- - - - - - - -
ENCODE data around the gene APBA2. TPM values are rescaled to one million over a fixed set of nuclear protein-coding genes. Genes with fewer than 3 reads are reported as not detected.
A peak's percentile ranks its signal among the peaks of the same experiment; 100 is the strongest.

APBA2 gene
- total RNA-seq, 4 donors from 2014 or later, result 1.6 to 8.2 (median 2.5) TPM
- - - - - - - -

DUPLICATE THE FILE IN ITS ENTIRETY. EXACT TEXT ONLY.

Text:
ENCODE data around the gene APBA2. TPM values are rescaled to one million over a fixed set of nuclear protein-coding genes. Genes with fewer than 3 reads are reported as not detected.
A peak's percentile ranks its signal among the peaks of the same experiment; 100 is the strongest.

APBA2 gene
- total RNA-seq, 4 donors from 2014 or later, result 1.6 to 8.2 (median 2.5) TPM